The Turkish-Russian relationship faced a serious test as a result of the Syrian civil war. Erdoğan has become the main supporter of the Syrian rebels and jihadist forces fighting against Syria’s President Bashar al-Assad, and Turkey currently controls certain northern Syrian cities and towns as a result of direct military operations.

Turkish F-16 fighter jets shot down a Russian warplane in the Turkey-Syria border area in November 2015.

Erdoğan then apologized to Putin for the downing of the Russian jet, and this seemed to have strengthened relations between the two leaders.

Another shocking incident to occur was when Mevlüt Mert Altıntaş, an off-duty Turkish police officer who allegedly had close ties to the al-Qaeda-linked al-Nusra Front, assassinated Andrei Karlov, the Russian ambassador to Turkey, on Dec. 19, 2016.

After fatally shooting the ambassador, Altıntaş shouted slogans referring to Russia’s offensive in Aleppo as well as a war chant used by a jihadist group in Syria.

That major security failure in the Turkish capital forced Turkey and Russia to confront a new crisis related to Syria as Islamist Turks were protesting against Russia before the assassination for destroying the historic northern Syrian city of Aleppo and killing its people.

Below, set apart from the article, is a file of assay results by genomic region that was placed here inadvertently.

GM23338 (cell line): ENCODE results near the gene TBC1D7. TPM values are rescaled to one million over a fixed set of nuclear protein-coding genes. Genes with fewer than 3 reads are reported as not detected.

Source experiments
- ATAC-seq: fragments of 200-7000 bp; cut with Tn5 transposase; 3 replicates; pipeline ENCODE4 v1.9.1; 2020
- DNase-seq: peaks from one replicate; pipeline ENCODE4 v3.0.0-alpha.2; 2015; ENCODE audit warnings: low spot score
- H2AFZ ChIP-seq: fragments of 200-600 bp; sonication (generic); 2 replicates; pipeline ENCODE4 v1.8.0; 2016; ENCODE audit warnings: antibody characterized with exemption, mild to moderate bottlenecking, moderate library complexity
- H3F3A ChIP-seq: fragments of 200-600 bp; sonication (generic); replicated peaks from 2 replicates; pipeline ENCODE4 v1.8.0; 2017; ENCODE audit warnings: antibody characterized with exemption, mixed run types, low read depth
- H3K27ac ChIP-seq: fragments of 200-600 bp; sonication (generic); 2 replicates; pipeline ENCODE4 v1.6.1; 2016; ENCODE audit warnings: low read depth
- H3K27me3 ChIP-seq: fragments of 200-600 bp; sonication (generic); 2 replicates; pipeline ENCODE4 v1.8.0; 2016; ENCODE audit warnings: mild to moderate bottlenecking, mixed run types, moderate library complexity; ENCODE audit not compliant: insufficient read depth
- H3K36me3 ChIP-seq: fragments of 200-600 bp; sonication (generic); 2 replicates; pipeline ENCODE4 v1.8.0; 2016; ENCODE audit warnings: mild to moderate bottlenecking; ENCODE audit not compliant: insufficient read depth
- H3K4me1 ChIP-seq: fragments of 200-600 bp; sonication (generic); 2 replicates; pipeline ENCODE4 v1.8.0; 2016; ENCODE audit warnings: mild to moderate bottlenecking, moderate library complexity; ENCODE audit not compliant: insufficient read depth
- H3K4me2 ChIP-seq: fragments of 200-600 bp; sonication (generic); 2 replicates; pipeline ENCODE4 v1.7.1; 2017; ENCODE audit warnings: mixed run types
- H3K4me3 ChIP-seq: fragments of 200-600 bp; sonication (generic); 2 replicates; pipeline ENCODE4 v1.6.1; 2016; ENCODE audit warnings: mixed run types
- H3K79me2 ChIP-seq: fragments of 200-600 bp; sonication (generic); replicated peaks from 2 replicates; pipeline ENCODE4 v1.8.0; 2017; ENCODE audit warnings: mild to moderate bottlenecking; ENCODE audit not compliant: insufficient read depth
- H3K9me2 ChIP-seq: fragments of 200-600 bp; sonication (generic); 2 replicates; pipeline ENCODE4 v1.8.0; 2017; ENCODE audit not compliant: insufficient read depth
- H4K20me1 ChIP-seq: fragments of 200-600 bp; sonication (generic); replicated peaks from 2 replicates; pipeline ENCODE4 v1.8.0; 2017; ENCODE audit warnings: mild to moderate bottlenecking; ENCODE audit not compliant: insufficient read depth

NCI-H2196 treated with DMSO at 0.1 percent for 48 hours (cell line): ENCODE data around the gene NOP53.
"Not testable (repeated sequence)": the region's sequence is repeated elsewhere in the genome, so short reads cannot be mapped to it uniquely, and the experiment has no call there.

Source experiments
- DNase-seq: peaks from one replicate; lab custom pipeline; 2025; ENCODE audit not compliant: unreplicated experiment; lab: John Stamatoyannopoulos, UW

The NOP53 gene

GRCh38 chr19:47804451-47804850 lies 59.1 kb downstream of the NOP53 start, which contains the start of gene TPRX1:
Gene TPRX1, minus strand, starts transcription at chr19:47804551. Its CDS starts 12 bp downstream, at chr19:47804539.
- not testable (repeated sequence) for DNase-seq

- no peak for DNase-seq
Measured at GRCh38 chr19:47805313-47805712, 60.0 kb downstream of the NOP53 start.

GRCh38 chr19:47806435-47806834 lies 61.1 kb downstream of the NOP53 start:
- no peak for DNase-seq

Following several meetings in 2017 and 2018, Turkey and Russia once again entered a new phase in their relationship.

Turkey, Russia and Iran launched a trilateral initiative called the “Astana Process” to bring the warring sides in Syria together to find a permanent solution to the decade-long war.

On top of that, in a deal that angered NATO members, Turkey purchased Russian S-400 surface-to-air missile systems in 2017.

Washington has warned its NATO ally Turkey against purchasing new weapons from Russia.

The Ukraine crisis gave Erdoğan the upper hand in his relationship with Putin as the Western world introduced harsh economic sanctions on Russia.

Ankara did not join the Western sanctions and instead welcomed Russian oligarchs, investors and citizens to Turkey.

Erdoğan and Putin met for the second time in a month in the Russian Black Sea resort of Sochi, after their last meeting in Tehran. They agreed to boost cooperation in the transport, agriculture, finance and construction sectors and switch part of the payments for Russian gas to rubles during a four-hour meeting in Sochi on Aug. 5.

“Putin and Erdoğan may discuss the topic of BRICS during their talks in Sochi,” Kremlin spokesman Dmitry Peskov had told reporters on Friday in Sochi.

BRICS is an acronym for the grouping of the world’s leading emerging market economies, namely Brazil, Russia, India, China and South Africa. The first BRIC summit took place in Yekaterinburg, Russia, on June 16, 2009. The elected leaders of the four countries formally declared the membership of BRIC, and South Africa was invited to join the bloc in December 2010, resulting in BRICS. BRICS accounts for 17 percent of world trade, and the countries are home to 45 percent of the world’s population

Turkey’s Syria operation was high on the agenda in Sochi as Erdoğan is now planning another military operation to take over the northern Syria cities of Tell Rifaat and Manbij to create a 30-kilometer-deep buffer zone in Syria.